Babysitting co-ops are organized by a group of parents that share an interest in getting some guilt-free time without their children and want to encourage social skills for their kids. While it is a cost-effective solution to childcare (it's free!), many parents, despite their economic situation, prefer the social and personalized aspect of cooperative childcare.
Advantages of a co-op include:
- No-cost, quality childcare.
- A support network of other women with similarly aged children who deal with many of the same daily issues as you do.
- The opportunity to spend time on yourself or career.
- A network of friends for you and your children.
The first thing you need for a babysitting co-op is a group of parents with children. Babysitting co-ops have been started with as few as two women; others have membership as high as 50.
So where do you find members? It's likely there are other at-home moms right in your own neighborhood, local place of worship, gym, or even an older child's school. The Internet provides many local boards that you can use to advertise for potential parents free of charge. Another good option is parenting education programs for mothers as well as mommy and me classes. These groups offer you an instant connection to prospective members. Don't be shy! You will be surprised how receptive other stay-at-home moms will be to the concept.
Because a co-op is a give-and-take proposition, it's necessary to have a record keeping system so that all members benefit from the co-op. Here are two examples of record keeping systems from other babysitting co-ops that you may use or modify to meet your needs:
The Bookkeeper System
Each parent member begins with a 50-point base account and is charged one point for one child per hour and an additional point for each additional child per hour. Members who do the babysitting call in their earned points to a secretary who debits and credits the member "accounts." The secretary is a position that rotates among members monthly; she is paid five points per month for keeping the books updated.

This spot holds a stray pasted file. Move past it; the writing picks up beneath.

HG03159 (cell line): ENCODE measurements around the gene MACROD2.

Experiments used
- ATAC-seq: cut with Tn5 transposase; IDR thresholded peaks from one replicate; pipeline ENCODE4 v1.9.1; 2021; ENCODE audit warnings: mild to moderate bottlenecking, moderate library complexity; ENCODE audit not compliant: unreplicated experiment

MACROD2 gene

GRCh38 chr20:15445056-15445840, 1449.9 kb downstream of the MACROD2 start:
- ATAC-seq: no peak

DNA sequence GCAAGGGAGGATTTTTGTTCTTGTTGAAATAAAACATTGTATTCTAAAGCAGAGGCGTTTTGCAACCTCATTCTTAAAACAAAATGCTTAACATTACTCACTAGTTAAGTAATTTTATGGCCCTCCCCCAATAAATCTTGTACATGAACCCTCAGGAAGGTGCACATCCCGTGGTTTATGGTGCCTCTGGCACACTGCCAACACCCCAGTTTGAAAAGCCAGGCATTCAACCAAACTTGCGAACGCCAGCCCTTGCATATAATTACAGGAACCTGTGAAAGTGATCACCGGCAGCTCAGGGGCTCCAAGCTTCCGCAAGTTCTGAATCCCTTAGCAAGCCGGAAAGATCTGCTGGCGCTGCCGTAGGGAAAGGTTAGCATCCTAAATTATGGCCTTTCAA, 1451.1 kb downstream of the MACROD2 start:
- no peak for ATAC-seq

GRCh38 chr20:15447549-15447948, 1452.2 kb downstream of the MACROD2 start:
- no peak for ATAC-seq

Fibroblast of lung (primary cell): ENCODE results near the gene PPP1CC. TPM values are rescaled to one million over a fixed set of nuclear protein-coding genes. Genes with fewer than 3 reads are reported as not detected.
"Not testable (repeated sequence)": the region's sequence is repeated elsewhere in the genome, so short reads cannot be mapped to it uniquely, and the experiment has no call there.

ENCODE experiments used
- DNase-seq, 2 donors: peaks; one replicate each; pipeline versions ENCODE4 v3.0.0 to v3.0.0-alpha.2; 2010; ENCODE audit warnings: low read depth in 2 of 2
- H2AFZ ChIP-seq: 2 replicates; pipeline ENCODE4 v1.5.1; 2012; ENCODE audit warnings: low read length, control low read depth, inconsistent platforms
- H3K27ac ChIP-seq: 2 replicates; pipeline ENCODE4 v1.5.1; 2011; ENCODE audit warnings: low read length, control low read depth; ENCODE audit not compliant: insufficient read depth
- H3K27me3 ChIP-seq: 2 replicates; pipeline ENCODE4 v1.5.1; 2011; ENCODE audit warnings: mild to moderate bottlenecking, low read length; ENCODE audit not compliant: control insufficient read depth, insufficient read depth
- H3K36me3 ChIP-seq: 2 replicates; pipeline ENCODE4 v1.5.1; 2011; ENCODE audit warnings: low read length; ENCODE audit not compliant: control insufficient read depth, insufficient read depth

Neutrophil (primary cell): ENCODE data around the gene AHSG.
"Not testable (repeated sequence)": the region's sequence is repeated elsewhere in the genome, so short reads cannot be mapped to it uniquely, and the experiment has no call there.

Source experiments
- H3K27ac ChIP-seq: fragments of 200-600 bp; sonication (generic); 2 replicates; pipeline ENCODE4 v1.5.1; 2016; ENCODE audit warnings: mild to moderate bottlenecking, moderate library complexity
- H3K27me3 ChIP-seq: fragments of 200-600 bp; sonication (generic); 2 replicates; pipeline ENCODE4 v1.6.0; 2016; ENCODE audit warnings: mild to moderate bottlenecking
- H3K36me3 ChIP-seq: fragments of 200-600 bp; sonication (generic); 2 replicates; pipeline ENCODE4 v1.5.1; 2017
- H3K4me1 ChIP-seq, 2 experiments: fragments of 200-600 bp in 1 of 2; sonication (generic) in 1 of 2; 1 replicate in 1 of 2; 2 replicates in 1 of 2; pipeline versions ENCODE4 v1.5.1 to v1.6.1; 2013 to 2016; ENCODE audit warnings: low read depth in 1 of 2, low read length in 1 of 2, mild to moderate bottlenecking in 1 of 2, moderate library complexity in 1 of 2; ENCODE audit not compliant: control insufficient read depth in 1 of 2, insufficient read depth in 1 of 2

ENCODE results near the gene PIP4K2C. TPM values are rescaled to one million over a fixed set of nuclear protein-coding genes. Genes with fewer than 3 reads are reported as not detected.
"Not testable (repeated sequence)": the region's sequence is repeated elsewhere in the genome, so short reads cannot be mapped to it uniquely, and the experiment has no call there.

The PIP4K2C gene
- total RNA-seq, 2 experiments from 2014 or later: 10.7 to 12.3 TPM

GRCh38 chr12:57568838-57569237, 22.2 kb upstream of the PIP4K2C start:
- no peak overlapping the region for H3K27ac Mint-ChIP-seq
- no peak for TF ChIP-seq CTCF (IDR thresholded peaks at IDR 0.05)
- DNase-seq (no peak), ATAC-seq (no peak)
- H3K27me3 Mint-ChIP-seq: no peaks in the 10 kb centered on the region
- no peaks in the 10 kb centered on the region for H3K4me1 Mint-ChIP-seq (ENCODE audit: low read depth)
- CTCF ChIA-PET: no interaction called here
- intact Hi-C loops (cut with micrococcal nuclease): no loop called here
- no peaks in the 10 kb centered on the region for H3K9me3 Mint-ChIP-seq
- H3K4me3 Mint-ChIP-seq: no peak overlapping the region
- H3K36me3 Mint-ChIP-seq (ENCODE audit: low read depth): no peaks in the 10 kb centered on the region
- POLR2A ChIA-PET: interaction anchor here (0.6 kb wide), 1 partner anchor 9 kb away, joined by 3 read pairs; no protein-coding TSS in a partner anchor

There is no need for a secretary to keep track of hours with the funny money system. Each member receives 50 funny dollars (you can use monopoly money or make your own) worth of cards in one hour increments. She pays whoever babysits her children with these "dollars"—at a rate of one "dollar" per hour. Obviously, at some point, if you're not doing the babysitting you will run out of money.
No matter what system is used, members need to pay attention to totals. A rule of thumb for the Bookkeeping or Funny Money system is that once a member has a total of 25, it's time for her to start babysitting. Members with totals of 60 or more are urged to get out and go more.
All co-op members receive membership lists from their co-ops which contain the name, address, and phone number of each member, their children's names and ages, an emergency contact number, and the name and phone number of the children's doctor. This list should also include important medical information such as allergies or any other information that a sitter would find helpful on your child's temperament or personality. Some lists may include the number of the poison control center or columns designating members who may be willing to babysit evenings and weekends. If all members receive email, you can create a list to keep each other up-to-date on all these issues.
Periodic membership meetings should also be held—monthly or quarterly. You can arrange periodic meetings to discuss problems that arise and issues among the co-op. But who will watch the kids? Some co-ops opt to have a party where kids can join in on the fun, or for a more formal discussion, they choose hours that fit with each others' schedules.